Animated simulation of a Schwarzschild black hole with a galaxy passing behind. Around the time of alignment, extreme gravitational lensing of the galaxy is observed.
Simulated view of a black hole in front of the Large Magellanic Cloud. Note the gravitational lensing effect, which produces two enlarged but highly distorted views of the Cloud. Across the top, the Milky Way disk appears distorted into an arc. Published in 2019.
Gravitational time dilation around a black hole
The ergosphere is a region outside of the event horizon, where objects cannot remain in place.
Gas cloud being ripped apart by black hole at the centre of the Milky Way (observations from 2006, 2010 and 2013 are shown in blue, green and red, respectively).
Artist's impression of supermassive black hole seed
Simulated event in the CMS detector: a collision in which a micro black hole may be created
This artist's impression depicts the paths of photons in the vicinity of a black hole. The gravitational bending and capture of light by the event horizon is the cause of the shadow captured by the Event Horizon Telescope.
Predicted appearance of a non-rotating black hole with toroidal ring of ionised matter, such as has been proposed as a model for Sagittarius A*. The asymmetry is due to the Doppler effect resulting from the enormous orbital speed needed for centrifugal balance of the powerful gravitational attraction of the hole.
Black hole with corona, X-ray source (artist's concept)
NASA simulated view from outside the horizon of a Schwarzschild black hole lit by a thin accretion disk.
Blurring of X-rays near black hole (NuSTAR; 12 August 2014)
A Chandra X-Ray Observatory image of Cygnus X-1, which was the first strong black hole candidate discovered
Magnetic waves, called Alfvén S-waves, flow from the base of black hole jets.
Detection of unusually bright X-Ray flare from Sagittarius A*, a black hole in the centre of the Milky Way galaxy on 5January 2015
Simulation of gas cloud after close approach to the black hole at the centre of the Milky Way.
An infographic explaining in detail the appearance of a black hole. The photon sphere surrounds the black hole's shadow.

In this way, astronomers have identified numerous stellar black hole candidates in binary systems and established that the radio source known as Sagittarius A*, at the core of the Milky Way galaxy, contains a supermassive black hole of about 4.3 million solar masses.

Hubble Space Telescope image of Sirius A and Sirius B. The white dwarf can be seen to the lower left. The diffraction spikes and concentric rings are instrumental effects.

Sirius

8 links

Brightest star in the night sky.

Brightest star in the night sky.

Hubble Space Telescope image of Sirius A and Sirius B. The white dwarf can be seen to the lower left. The diffraction spikes and concentric rings are instrumental effects.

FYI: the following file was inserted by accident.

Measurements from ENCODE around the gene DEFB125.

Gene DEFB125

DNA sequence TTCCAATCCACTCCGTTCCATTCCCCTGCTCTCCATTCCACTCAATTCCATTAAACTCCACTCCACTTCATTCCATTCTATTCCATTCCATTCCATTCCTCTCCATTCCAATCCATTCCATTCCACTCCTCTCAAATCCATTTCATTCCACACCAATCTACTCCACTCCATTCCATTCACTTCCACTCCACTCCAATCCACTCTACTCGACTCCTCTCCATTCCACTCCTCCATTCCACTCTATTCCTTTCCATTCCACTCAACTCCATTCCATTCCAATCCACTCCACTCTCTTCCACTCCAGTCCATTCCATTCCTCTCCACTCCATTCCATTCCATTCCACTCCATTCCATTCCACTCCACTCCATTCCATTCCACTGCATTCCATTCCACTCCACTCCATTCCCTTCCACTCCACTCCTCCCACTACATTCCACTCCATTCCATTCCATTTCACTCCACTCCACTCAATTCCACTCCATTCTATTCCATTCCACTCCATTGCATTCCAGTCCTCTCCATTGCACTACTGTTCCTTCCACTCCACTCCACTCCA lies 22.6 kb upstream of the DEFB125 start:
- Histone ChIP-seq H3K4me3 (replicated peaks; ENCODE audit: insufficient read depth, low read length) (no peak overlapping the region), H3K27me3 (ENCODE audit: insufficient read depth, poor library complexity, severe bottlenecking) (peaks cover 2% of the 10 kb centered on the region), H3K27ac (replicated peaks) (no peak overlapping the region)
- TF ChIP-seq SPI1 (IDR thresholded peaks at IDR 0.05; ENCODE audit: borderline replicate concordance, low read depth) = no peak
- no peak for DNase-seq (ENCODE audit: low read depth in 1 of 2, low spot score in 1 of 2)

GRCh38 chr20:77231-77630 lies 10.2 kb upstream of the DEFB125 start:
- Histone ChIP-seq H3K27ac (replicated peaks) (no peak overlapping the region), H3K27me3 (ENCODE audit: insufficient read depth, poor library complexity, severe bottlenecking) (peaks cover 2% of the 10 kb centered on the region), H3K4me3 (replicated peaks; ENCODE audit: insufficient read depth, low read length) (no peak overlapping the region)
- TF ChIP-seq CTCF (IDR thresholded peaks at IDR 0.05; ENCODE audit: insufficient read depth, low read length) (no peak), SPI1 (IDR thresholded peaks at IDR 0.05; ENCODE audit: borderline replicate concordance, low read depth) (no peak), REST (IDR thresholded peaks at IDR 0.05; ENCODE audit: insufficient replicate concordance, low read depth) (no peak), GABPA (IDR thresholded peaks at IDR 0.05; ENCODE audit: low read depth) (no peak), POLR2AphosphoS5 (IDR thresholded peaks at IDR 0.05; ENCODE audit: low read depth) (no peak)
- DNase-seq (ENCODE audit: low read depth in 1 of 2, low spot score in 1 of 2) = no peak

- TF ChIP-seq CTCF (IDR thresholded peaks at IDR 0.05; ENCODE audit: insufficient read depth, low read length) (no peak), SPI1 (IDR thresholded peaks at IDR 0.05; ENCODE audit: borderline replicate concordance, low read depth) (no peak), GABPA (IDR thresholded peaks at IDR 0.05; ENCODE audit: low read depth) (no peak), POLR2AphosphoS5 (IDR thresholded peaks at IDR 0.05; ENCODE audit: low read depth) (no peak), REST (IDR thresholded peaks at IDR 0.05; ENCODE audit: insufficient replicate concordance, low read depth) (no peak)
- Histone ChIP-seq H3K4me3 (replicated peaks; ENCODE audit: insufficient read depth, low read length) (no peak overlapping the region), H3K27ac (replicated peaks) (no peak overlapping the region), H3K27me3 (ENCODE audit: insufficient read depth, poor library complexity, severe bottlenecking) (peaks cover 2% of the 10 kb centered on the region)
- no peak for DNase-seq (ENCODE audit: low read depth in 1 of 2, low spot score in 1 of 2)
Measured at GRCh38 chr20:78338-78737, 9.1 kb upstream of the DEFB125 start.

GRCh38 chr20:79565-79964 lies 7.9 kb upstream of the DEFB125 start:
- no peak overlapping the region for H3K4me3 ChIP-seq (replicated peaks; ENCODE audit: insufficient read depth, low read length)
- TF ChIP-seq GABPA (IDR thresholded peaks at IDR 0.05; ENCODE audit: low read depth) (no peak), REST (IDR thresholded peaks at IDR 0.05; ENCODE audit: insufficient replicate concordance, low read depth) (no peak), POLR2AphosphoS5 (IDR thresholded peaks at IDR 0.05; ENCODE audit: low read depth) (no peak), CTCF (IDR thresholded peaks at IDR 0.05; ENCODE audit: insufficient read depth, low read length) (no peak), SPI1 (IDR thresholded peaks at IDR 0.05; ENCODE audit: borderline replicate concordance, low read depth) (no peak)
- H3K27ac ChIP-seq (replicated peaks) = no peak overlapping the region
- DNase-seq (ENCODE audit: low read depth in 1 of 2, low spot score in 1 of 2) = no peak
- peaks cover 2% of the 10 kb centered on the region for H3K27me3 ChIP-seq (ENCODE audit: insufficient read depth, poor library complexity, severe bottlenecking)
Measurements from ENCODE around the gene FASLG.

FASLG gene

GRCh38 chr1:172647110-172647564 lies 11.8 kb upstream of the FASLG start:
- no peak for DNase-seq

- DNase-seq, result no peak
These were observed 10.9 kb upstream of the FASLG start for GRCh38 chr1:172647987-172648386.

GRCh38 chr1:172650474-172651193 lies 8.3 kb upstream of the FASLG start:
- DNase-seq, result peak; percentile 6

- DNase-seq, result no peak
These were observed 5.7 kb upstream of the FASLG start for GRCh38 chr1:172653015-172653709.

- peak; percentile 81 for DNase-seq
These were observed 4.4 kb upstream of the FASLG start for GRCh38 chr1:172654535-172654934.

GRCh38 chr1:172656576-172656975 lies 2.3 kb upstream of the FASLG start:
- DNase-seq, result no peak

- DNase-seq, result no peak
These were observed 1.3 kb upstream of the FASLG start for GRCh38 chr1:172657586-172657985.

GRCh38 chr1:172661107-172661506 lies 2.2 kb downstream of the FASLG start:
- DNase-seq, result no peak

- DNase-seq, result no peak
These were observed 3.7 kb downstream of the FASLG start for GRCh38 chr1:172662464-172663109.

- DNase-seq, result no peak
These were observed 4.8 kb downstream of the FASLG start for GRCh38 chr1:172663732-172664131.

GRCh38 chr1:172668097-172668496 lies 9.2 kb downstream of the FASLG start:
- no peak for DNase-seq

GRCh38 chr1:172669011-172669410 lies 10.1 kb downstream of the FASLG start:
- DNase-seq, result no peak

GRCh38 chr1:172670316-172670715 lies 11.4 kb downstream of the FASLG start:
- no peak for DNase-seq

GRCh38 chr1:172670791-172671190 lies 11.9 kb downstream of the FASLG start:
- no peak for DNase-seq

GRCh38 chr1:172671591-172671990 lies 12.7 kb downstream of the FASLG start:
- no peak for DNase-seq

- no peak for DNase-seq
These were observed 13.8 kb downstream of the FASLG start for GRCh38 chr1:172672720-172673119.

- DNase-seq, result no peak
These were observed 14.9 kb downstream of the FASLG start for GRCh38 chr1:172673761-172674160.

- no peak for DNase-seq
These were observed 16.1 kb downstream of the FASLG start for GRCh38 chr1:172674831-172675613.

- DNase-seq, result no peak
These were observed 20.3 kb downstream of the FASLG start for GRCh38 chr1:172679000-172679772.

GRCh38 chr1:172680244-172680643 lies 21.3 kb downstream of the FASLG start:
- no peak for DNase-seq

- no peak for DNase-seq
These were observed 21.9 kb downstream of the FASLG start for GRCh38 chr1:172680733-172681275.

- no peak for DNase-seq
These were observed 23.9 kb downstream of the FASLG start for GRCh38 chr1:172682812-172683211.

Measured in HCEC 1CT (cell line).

Sirius (bottom) and the constellation Orion (right). The three brightest stars in this image—Sirius, Betelgeuse (top right) and Procyon (top left)—form the Winter Triangle. The bright star at top center is Alhena, which forms a cross-shaped asterism with the Winter Triangle.
The orbit of Sirius B around A as seen from Earth (slanted ellipse). The wide horizontal ellipse shows the true shape of the orbit (with an arbitrary orientation) as it would appear if viewed straight on.
A Chandra X-ray Observatory image of the Sirius star system, where the spike-like pattern is due to the support structure for the transmission grating. The bright source is Sirius B. Credit: NASA/SAO/CXC
Comparison of Sirius A and the Sun, to scale and relative surface brightness
Size comparison of Sirius B and Earth
A bust of Sopdet, Egyptian goddess of Sirius and the fertility of the Nile, syncretized with Isis and Demeter
Sirius midnight culmination at New Year 2022 local solar time
Yoonir, symbol of the universe in Serer religion

Sirius is a binary star consisting of a main-sequence star of spectral type A0 or A1, termed Sirius A, and a faint white dwarf companion of spectral type DA2, termed Sirius B. The distance between the two varies between 8.2 and 31.5 astronomical units as they orbit every 50 years.

SN 1994D (bright spot on the lower left), a type Ia supernova within its host galaxy, NGC 4526

Supernova

14 links

Powerful and luminous explosion of a star.

Powerful and luminous explosion of a star.

SN 1994D (bright spot on the lower left), a type Ia supernova within its host galaxy, NGC 4526
SN Antikythera in galaxy cluster RXC J0949.8+1707. SN Eleanor and SN Alexander were observed in the same galaxy in 2011.
Supernova remnant SNR E0519-69.0 in the Large Magellanic Cloud
"A star set to explode", the SBW1 nebula surrounds a massive blue supergiant in the Carina Nebula.
Multi-wavelength X-ray, infrared, and optical compilation image of Kepler's supernova remnant, SN 1604
Light curve for type Ia SN 2018gv
Light curves are used to classify type II-P and type II-L supernovae.
Artist's impression of supernova 1993J
In the galaxy NGC 1365 a supernova (the bright dot slightly above the galactic center) rapidly brightens, then fades more slowly.
Formation of a type Ia supernova
The layers of a massive, evolved star just before core collapse (not to scale)
Supernova types by initial mass-metallicity
Remnants of single massive stars
Within a massive, evolved star (a) the onion-layered shells of elements undergo fusion, forming an iron core (b) that reaches Chandrasekhar-mass and starts to collapse. The inner part of the core is compressed into neutrons (c), causing infalling material to bounce (d) and form an outward-propagating shock front (red). The shock starts to stall (e), but it is re-invigorated by a process that may include neutrino interaction. The surrounding material is blasted away (f), leaving only a degenerate remnant.
The atypical subluminous type II SN 1997D
SN 2008D, a type Ib supernova at the far upper end of the galaxy, shown in X-ray (left) and visible light (right)
Comparative supernova type light curves
Messier 61 with supernova SN2020jfo, taken by an amateur astronomer in 2020
The pulsar in the Crab Nebula is travelling at 375 km/s relative to the nebula.
The radioactive decays of nickel-56 and cobalt-56 that produce a supernova visible light curve